Ric Flair’s career is largely defined by what he did outside of the walls of WWE, from his days as one of the top attractions in the territory system through all of his time in WCW in the 1990s and early 2000s. Flair, who turned 71 few months ago, had two chapters in WWE (known as WWF until 2002) — a brief run in the early 1990s and a return in 2001 that lasted through his retirement in 2008.
During a live interview conducted on Chris Jericho’s “Rock & Wrestling Rager at Sea Part Deaux” cruise, recently released in podcast form, Flair recalled his dalliances with a potential move to WWF in 1988. A move that would have included a potential WWF championship match against “Macho Man” Randy Savage.
“They wanted me to come in… to wrestle Savage at SummerSlam, and I said no,” Flair said. “We didn’t have contracts back then, I just had a deposit on the belt. I was with Arn, and Tully and Barry, and god, we were selling out everywhere. I was happy. It was never about not going up there and having fun because [Ted] DiBiase, [Roddy] Piper — I had a lot of friends up there — [Bob] Orton [too]. [There were] a lot of guys that I was friends with that had already gone [there]. I just couldn’t get myself to leave that circle of friends that I was with.”
Flair remained with WCW until 1991, when he clashed with WCW Executive Vice President Jim Herd, who wanted to change Flair’s look and character despite more than two decades as one of the most famous personalities in professional wrestling.
“The worst thing I ever did was cut my hair. I can remember walking through the airport, and nobody knew me. I was frightened,” Flair said. “He wanted to call me Spartacus — he wanted me to change my name and put an earring in my ear… I looked like a 12-year-old kid.”
That ultimately led Flair, who was the WCW champion at the time, to leave WCW and bring the big gold belt with him to WWF. “When I quit, I just called [Vince] and said well, if the invitation’s still open, man, I’m here.”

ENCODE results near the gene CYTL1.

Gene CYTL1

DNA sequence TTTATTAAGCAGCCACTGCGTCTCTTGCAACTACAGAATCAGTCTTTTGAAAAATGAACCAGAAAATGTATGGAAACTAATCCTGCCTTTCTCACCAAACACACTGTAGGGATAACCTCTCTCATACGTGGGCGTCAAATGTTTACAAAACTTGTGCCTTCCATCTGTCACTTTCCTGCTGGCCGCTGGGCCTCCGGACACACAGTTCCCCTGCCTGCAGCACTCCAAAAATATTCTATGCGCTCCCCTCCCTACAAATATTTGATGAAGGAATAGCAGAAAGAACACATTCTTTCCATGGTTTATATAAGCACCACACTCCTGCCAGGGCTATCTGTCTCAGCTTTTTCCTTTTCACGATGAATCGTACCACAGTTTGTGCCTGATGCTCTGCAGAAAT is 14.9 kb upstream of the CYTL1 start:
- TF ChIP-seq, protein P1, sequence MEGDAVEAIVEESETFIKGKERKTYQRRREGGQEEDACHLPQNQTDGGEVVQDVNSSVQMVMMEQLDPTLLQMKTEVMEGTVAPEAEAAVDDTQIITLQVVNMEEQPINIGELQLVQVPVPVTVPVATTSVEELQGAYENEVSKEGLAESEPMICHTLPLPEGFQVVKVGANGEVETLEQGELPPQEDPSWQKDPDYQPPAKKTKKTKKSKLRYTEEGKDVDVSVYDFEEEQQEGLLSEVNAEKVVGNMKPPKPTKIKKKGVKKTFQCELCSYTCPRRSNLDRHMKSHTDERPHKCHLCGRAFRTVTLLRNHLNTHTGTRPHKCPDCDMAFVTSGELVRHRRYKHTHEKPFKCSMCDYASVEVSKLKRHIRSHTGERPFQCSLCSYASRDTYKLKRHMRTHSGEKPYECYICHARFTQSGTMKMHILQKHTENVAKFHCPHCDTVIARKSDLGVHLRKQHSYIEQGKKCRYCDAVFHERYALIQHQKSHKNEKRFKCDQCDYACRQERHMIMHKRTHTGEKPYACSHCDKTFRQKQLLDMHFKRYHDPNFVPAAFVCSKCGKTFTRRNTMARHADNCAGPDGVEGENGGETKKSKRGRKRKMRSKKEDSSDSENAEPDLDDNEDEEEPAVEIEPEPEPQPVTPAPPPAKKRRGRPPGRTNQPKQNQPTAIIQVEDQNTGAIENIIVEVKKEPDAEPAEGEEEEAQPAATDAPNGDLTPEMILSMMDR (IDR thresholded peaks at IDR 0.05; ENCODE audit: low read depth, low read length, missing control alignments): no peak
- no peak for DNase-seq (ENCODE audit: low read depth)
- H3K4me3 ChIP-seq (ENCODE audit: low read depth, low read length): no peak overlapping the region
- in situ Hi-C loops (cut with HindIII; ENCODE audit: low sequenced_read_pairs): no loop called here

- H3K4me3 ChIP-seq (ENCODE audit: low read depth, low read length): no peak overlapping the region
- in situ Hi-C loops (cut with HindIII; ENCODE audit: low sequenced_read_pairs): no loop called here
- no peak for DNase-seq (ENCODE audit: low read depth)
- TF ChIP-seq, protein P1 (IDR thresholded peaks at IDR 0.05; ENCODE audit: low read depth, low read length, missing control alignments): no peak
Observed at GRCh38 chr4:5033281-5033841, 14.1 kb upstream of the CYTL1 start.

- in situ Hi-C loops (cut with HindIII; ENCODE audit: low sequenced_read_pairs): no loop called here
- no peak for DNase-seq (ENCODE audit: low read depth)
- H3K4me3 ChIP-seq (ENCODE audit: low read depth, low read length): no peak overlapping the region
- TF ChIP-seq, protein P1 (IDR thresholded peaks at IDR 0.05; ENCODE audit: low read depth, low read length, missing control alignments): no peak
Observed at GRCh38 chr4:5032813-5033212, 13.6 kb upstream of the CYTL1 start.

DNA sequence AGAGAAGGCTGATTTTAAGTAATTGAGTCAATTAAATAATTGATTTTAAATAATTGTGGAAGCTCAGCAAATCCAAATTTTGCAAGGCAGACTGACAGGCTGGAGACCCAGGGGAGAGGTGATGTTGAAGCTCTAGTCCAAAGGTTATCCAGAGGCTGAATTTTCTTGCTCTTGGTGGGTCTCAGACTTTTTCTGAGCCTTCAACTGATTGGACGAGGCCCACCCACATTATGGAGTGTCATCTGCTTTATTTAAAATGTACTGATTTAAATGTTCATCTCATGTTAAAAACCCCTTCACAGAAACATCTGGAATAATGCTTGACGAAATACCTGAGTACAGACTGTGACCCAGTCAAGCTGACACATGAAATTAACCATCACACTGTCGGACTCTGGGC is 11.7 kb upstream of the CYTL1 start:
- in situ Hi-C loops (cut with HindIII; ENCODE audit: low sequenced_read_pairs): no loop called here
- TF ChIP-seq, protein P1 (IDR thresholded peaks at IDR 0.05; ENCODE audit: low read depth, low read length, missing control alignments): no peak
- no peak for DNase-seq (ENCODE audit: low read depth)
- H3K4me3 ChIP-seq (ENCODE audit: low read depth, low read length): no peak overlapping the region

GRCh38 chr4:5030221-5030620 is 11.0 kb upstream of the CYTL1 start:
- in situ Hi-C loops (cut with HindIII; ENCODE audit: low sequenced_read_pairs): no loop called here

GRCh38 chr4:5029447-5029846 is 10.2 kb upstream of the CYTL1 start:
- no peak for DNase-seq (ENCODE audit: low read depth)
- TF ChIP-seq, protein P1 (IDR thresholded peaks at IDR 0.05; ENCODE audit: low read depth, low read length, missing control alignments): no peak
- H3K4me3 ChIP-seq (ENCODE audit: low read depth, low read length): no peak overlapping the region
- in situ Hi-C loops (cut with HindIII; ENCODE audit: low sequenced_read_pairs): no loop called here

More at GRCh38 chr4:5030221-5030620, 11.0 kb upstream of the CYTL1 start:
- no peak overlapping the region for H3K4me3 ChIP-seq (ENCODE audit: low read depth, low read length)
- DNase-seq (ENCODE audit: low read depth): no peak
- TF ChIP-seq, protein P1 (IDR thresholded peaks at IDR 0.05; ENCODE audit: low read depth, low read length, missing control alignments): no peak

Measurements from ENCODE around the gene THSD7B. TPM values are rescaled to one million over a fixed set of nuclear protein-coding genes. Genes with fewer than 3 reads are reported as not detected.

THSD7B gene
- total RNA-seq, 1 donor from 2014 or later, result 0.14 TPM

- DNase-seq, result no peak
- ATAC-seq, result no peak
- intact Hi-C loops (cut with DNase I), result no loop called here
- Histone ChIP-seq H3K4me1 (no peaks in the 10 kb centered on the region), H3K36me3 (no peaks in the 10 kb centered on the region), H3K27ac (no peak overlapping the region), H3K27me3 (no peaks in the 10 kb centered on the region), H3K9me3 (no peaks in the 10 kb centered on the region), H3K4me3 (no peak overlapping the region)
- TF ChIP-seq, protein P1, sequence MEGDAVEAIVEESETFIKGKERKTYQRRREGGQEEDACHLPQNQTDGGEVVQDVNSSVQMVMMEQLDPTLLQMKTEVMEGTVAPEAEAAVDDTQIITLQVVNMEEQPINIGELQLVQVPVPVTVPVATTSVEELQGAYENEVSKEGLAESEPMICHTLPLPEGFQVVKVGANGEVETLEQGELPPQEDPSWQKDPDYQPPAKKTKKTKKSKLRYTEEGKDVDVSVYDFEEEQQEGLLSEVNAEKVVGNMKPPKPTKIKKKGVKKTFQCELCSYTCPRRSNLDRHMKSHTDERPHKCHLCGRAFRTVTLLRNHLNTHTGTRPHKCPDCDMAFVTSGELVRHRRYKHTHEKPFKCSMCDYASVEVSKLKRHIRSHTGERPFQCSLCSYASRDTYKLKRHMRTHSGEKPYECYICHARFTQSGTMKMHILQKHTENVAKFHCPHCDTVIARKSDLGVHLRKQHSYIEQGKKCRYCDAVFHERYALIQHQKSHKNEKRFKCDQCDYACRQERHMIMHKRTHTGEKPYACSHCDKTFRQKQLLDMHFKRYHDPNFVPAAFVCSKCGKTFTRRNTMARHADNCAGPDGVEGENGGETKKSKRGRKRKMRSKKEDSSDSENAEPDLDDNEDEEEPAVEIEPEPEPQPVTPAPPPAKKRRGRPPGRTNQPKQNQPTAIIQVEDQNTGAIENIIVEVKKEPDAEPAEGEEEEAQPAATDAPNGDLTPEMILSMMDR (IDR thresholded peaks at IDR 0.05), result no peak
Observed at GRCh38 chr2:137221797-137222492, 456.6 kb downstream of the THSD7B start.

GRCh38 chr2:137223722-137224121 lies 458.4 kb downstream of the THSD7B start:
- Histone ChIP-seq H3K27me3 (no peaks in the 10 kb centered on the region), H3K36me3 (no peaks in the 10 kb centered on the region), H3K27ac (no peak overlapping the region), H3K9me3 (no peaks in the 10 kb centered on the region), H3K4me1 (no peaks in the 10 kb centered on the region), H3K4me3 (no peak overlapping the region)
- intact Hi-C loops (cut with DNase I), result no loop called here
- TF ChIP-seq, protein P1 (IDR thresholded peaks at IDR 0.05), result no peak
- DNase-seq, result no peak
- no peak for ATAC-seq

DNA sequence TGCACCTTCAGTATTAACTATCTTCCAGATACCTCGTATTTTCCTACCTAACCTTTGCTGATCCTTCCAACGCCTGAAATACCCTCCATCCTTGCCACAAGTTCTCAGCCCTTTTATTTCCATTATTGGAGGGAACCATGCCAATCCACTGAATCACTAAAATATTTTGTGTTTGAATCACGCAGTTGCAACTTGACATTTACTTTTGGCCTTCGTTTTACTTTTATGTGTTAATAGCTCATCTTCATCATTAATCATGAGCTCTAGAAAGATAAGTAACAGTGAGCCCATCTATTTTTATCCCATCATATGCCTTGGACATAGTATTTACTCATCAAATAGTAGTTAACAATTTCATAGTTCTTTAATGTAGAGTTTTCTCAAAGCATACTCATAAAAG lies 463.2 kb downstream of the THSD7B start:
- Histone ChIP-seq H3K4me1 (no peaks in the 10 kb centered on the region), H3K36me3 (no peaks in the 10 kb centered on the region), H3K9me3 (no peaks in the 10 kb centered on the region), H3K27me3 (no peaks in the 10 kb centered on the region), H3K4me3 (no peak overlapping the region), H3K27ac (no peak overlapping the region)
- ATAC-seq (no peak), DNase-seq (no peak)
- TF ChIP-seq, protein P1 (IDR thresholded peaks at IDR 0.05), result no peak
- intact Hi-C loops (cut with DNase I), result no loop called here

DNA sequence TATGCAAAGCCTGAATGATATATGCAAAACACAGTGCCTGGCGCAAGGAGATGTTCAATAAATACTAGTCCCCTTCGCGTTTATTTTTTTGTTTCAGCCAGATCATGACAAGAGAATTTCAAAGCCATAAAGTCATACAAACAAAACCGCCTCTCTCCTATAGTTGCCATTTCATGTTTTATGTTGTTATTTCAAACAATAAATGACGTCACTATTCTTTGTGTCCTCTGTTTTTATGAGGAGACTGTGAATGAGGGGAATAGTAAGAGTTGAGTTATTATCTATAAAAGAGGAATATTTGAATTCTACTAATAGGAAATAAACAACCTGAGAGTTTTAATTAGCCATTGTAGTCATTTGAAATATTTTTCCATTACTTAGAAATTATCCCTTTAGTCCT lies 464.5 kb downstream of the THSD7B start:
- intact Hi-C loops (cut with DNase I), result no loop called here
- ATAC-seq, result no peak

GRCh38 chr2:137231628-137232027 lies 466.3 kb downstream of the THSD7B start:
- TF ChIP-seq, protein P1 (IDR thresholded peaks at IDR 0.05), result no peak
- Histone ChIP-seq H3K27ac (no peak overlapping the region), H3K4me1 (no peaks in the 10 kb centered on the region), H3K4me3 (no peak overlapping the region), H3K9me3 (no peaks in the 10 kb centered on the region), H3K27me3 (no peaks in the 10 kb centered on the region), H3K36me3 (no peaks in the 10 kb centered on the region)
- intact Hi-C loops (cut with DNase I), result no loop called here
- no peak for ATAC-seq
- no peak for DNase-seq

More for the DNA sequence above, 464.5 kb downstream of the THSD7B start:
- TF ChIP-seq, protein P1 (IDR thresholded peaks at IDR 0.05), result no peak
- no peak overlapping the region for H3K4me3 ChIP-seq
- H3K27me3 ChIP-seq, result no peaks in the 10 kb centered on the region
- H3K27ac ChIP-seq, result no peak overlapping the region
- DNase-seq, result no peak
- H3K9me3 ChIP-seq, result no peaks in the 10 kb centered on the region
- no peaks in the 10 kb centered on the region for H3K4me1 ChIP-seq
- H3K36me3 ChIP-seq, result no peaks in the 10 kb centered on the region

After a year and a half with WWF, Flair was drawn back to WCW, where he remained until the company closed its doors in 2001. Creative and professional struggles during WCW’s dying days had shattered the normally bombastic Flair’s confidence, but in late 2001 he was brought back into the WWF fold. He returned to the ring in a match against Vince McMahon at the 2002 Royal Rumble, but he was still not feeling like himself.
That’s when Paul “Triple H” Levesque delivered the news that would reignite Flair’s in-ring career.
“I had just come back… and I had been really out of the loop… I was broken. The Eric Bischoff and WCW thing broke me,” Flair said. “Herd broke me 10 years prior. I would sit in a chair and I was just sitting back, wondering, ‘What am I even doing here?’ And Hunter walked up to me and said, ‘[Under]Taker wants to work with you. And I’m like, ‘What?’ I was not ready for it.
“I struggled all along the way, but once I got in the ring and got going [I was fine]. The anxiety can throw your life out of whack, it can throw everything you do into a disproportionate state.”
Flair went on to create Evolution with Triple H, a faction that included 2020 Hall of Fame inductee Batista and future Hall of Famer Randy Orton. Flair continued to wrestle all the way up until his retirement match at WrestleMania 24.
In subsequent years, Flair’s infusion into popular culture has only grown. He’s played hype man for college sports and professional teams alike, appeared in rap videos and commercials, and was even featured in an ESPN 30 for 30 film, “Nature Boy”.
While his wrestling prowess was legendary, Flair’s enduring legacy will be his signature battle cry, which has grown beyond what he could have ever imagined when he adopted it more than 35 years ago.
“The ‘Wooo’, I got that from Jerry Lee Lewis. I loved listening to Jerry Lee Lewis when I was on the road at night. I’m sure I’m not the only one. I was [driving] to TV, [and heard] Great Balls of Fire. Next day I did it, and thank god I did. 1974, it caught on instantly within North Carolina, but then I did it on TV and it took off.”
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